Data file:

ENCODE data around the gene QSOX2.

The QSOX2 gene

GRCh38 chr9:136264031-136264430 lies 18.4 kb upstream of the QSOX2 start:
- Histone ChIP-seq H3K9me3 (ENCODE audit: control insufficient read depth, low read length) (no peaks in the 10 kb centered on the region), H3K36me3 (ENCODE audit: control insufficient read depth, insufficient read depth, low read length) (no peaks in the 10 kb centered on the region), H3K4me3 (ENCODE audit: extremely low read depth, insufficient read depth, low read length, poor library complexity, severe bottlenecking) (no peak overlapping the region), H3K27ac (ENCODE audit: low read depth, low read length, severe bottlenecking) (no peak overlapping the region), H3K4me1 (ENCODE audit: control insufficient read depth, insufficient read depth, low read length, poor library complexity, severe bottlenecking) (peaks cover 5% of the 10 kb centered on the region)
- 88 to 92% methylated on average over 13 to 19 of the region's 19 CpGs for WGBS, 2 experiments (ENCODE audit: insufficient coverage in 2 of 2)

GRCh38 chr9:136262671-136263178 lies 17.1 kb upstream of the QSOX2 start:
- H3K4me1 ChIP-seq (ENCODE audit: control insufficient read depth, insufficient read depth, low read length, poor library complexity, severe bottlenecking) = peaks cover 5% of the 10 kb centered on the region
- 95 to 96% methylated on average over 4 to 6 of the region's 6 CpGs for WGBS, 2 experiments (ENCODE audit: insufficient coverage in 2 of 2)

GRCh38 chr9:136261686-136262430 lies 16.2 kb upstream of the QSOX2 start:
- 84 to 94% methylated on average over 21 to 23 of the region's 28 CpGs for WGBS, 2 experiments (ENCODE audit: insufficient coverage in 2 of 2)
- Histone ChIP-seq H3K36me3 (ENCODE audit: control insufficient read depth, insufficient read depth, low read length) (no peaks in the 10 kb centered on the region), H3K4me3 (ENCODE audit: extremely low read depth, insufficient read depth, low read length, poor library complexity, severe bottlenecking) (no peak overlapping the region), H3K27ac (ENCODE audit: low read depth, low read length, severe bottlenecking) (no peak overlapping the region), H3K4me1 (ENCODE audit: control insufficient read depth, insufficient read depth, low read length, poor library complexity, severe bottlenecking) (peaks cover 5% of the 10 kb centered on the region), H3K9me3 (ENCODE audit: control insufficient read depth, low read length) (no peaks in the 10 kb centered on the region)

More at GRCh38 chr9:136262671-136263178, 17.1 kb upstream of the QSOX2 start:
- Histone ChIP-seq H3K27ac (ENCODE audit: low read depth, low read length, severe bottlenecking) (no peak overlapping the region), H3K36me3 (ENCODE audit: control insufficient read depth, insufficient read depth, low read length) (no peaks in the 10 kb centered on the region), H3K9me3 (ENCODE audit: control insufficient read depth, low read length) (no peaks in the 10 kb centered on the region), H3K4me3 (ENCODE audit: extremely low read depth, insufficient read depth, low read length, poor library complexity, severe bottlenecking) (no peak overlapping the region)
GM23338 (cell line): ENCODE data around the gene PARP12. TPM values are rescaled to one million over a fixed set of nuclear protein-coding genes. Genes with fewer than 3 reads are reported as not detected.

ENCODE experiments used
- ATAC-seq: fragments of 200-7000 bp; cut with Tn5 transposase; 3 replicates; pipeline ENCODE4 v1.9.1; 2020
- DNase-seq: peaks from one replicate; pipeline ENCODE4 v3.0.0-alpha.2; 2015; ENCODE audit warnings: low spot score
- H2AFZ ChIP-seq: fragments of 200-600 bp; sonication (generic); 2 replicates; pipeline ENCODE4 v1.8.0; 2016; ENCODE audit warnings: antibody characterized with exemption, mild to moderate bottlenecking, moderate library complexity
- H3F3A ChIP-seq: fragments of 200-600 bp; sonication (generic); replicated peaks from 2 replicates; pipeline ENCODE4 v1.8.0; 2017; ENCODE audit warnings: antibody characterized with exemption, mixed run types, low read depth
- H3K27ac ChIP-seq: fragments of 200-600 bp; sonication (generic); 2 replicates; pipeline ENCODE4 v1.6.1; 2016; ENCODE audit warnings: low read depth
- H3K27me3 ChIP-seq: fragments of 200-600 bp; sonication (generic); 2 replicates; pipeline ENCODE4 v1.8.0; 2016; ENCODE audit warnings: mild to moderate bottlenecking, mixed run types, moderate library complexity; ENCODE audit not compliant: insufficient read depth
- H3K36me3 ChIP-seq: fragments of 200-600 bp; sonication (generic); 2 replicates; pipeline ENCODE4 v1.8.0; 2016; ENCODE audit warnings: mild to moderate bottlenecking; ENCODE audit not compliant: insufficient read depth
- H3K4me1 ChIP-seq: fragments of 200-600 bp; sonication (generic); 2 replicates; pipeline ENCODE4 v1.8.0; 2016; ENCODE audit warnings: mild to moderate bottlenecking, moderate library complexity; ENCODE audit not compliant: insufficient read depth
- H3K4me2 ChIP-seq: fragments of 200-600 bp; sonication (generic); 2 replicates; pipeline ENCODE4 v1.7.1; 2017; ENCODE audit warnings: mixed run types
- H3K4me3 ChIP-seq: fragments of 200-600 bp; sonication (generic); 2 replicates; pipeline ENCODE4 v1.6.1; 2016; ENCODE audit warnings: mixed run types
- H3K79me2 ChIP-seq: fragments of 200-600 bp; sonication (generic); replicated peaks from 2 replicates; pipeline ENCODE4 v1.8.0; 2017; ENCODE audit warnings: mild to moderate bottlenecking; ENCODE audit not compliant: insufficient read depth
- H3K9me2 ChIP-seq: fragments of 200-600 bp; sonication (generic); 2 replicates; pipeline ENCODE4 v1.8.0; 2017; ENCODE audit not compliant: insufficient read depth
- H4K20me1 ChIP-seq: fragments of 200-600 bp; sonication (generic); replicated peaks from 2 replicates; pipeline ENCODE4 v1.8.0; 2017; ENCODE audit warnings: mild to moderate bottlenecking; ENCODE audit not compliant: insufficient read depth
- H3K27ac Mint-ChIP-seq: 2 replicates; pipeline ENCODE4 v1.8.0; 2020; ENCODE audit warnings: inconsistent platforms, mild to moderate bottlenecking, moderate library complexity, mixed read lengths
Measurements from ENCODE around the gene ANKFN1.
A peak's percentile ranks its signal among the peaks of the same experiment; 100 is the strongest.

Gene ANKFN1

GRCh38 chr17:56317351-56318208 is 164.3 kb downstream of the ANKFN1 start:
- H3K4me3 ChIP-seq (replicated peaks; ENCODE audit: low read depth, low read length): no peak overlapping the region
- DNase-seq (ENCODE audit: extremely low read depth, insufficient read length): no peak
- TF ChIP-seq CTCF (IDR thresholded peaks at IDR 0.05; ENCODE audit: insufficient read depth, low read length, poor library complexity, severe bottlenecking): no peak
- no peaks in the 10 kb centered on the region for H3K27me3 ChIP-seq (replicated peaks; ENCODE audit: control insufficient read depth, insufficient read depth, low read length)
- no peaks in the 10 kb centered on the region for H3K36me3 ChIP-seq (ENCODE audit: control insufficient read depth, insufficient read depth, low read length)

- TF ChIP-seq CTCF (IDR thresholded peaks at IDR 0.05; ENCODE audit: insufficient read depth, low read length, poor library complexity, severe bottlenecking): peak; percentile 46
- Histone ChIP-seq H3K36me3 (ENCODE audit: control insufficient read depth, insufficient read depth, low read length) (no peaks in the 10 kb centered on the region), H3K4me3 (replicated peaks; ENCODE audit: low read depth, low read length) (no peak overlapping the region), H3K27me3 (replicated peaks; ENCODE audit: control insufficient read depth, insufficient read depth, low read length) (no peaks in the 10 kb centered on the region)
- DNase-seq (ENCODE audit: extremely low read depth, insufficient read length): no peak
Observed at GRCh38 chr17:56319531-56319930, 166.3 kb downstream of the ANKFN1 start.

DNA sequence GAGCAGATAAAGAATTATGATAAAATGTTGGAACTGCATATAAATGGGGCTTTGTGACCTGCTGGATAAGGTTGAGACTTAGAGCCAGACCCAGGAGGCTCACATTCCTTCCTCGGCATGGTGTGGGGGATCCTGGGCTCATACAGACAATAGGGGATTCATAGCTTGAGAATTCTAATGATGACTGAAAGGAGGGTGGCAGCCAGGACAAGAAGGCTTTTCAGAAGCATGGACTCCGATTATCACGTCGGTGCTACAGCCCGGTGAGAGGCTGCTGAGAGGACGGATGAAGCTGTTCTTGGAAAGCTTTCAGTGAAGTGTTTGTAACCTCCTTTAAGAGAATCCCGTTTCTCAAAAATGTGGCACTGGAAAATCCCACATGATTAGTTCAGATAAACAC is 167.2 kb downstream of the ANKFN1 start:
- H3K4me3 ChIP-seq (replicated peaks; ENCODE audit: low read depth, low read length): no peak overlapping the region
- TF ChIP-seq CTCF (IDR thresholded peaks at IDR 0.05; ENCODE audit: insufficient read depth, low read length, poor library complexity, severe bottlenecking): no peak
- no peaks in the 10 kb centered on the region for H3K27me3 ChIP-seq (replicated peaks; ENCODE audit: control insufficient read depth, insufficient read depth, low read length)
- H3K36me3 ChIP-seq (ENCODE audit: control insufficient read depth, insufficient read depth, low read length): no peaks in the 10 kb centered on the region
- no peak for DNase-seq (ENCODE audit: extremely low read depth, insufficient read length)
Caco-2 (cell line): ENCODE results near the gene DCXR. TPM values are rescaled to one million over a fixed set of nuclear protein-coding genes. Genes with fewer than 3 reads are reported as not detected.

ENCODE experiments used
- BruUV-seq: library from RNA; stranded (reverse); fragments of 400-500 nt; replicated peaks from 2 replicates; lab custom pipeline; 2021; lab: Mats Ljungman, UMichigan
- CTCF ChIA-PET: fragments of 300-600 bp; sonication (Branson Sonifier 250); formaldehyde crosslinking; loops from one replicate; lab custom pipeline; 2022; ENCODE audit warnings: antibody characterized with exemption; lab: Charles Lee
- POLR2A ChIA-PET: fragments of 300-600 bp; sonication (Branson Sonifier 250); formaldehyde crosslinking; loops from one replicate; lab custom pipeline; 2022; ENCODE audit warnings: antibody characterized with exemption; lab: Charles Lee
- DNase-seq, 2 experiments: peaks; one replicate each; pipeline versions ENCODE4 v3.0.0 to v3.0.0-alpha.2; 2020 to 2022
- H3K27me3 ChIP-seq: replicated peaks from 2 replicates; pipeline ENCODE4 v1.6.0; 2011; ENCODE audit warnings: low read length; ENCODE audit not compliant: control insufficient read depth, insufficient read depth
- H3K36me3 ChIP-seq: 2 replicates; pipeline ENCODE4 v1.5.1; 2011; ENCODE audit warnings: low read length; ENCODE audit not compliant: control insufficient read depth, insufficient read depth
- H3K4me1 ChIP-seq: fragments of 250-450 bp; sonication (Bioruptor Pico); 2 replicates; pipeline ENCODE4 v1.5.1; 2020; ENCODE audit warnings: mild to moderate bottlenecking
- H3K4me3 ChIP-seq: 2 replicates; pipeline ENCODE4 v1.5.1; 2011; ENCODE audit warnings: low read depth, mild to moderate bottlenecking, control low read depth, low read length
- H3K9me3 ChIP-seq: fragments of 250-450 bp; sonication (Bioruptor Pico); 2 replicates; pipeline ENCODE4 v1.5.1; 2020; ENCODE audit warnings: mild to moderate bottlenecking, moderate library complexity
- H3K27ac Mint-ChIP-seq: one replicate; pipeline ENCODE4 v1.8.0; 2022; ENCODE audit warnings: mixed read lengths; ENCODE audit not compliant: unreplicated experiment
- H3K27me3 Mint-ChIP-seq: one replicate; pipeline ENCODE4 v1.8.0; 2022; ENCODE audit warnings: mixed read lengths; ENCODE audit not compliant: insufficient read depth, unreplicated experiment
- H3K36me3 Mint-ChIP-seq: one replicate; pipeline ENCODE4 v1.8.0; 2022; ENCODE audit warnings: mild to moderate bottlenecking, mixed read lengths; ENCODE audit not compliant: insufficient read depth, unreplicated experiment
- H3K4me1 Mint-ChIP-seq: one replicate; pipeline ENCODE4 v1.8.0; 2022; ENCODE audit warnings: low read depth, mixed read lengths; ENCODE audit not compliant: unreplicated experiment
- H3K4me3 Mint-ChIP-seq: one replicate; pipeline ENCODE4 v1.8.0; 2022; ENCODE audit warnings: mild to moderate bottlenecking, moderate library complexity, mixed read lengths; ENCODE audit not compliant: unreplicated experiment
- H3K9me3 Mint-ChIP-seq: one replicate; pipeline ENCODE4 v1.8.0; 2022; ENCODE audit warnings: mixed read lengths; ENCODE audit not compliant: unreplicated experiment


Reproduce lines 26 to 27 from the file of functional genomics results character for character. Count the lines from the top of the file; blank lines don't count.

- H3K79me2 ChIP-seq: fragments of 200-600 bp; sonication (generic); replicated peaks from 2 replicates; pipeline ENCODE4 v1.8.0; 2017; ENCODE audit warnings: mild to moderate bottlenecking; ENCODE audit not compliant: insufficient read depth
- H3K9me2 ChIP-seq: fragments of 200-600 bp; sonication (generic); 2 replicates; pipeline ENCODE4 v1.8.0; 2017; ENCODE audit not compliant: insufficient read depth